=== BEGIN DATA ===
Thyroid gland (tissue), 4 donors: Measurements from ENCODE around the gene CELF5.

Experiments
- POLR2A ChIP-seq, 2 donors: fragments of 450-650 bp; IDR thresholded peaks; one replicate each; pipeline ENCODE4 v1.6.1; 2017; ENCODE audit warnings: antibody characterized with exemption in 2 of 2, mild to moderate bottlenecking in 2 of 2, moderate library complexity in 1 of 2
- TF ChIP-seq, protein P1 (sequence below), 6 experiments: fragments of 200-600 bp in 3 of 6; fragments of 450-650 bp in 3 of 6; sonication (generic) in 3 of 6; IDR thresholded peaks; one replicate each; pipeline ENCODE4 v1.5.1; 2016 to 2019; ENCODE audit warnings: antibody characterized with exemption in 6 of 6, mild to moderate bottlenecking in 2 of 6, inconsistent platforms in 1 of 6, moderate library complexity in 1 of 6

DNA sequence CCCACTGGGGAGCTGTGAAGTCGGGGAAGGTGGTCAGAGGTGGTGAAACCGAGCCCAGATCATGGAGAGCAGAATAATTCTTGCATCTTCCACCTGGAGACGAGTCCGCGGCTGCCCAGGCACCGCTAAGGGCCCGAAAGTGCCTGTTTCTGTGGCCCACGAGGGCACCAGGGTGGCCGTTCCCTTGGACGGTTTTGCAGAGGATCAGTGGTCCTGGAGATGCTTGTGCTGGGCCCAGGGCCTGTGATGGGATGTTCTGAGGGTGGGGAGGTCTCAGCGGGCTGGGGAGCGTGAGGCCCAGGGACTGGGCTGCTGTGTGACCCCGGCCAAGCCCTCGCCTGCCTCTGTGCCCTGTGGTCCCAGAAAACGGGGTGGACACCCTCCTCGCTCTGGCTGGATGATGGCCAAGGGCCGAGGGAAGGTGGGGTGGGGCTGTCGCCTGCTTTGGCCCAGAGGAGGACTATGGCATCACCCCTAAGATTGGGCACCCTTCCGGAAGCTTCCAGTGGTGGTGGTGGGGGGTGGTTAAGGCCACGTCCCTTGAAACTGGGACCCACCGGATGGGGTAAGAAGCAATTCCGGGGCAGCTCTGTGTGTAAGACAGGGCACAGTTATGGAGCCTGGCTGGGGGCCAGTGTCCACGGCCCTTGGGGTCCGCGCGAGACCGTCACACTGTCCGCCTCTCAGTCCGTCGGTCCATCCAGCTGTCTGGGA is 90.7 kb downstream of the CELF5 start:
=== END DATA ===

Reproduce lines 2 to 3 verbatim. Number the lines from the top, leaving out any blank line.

Experiments
- POLR2A ChIP-seq, 2 donors: fragments of 450-650 bp; IDR thresholded peaks; one replicate each; pipeline ENCODE4 v1.6.1; 2017; ENCODE audit warnings: antibody characterized with exemption in 2 of 2, mild to moderate bottlenecking in 2 of 2, moderate library complexity in 1 of 2